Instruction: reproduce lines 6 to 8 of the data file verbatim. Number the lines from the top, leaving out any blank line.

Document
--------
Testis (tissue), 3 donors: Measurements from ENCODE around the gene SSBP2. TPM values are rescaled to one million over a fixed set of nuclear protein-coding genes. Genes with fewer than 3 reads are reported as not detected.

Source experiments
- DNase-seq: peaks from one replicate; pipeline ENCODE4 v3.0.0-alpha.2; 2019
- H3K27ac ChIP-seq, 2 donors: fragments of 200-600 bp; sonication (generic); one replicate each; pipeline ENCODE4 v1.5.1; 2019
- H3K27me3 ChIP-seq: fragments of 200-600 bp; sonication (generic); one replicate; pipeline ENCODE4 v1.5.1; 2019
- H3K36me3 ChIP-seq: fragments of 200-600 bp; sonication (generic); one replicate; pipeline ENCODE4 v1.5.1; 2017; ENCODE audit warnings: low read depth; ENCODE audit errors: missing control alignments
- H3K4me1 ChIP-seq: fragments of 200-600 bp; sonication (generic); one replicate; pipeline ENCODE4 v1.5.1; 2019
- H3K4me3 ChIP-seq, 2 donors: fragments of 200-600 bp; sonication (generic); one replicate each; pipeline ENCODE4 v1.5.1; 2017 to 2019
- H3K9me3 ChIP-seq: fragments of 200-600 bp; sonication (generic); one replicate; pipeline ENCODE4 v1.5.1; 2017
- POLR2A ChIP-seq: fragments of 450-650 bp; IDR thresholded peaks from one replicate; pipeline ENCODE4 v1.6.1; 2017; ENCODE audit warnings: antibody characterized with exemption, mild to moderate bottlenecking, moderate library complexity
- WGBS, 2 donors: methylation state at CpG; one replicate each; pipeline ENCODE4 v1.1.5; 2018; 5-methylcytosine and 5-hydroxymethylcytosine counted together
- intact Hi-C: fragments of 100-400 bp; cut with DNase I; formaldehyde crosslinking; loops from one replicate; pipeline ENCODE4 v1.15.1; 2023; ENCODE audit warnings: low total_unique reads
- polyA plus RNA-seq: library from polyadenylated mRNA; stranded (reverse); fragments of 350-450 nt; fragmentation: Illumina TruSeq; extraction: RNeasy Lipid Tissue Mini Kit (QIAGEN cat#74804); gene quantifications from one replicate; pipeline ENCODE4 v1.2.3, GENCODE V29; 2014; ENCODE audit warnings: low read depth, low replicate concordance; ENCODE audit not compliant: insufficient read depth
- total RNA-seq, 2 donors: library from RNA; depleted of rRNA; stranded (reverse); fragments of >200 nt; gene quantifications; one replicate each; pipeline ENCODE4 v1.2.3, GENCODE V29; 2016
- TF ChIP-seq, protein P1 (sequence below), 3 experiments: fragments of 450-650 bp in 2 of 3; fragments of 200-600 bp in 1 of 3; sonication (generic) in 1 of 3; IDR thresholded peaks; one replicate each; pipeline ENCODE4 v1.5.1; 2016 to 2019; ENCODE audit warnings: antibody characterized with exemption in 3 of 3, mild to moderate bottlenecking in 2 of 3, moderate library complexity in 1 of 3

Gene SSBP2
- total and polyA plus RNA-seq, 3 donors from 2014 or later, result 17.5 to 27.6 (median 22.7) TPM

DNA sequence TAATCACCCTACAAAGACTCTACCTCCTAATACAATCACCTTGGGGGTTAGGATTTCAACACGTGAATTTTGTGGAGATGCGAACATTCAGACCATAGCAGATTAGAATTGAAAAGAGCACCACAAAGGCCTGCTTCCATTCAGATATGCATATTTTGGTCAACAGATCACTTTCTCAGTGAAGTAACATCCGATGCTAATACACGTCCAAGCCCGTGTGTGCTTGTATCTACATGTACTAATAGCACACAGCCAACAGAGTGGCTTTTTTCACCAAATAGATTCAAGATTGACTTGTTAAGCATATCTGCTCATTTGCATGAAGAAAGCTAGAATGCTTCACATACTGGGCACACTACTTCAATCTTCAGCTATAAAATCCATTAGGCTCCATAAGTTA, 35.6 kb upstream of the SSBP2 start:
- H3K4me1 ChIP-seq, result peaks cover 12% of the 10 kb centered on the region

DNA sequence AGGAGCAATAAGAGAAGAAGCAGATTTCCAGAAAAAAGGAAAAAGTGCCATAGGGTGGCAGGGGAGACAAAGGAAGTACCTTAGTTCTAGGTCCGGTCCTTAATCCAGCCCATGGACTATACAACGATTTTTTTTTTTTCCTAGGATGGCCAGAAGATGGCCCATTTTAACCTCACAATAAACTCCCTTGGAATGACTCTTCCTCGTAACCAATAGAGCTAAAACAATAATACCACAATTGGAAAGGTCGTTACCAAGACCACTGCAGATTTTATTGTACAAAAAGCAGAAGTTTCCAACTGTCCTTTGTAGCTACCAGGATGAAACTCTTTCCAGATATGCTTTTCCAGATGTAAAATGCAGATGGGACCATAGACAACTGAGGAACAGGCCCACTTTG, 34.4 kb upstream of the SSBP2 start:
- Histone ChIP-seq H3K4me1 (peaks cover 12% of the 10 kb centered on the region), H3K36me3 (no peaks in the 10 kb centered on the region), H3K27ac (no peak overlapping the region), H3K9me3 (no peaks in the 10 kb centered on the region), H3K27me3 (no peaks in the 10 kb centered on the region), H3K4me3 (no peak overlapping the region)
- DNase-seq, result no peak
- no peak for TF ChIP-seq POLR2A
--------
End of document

- H3K36me3 ChIP-seq: fragments of 200-600 bp; sonication (generic); one replicate; pipeline ENCODE4 v1.5.1; 2017; ENCODE audit warnings: low read depth; ENCODE audit errors: missing control alignments
- H3K4me1 ChIP-seq: fragments of 200-600 bp; sonication (generic); one replicate; pipeline ENCODE4 v1.5.1; 2019
- H3K4me3 ChIP-seq, 2 donors: fragments of 200-600 bp; sonication (generic); one replicate each; pipeline ENCODE4 v1.5.1; 2017 to 2019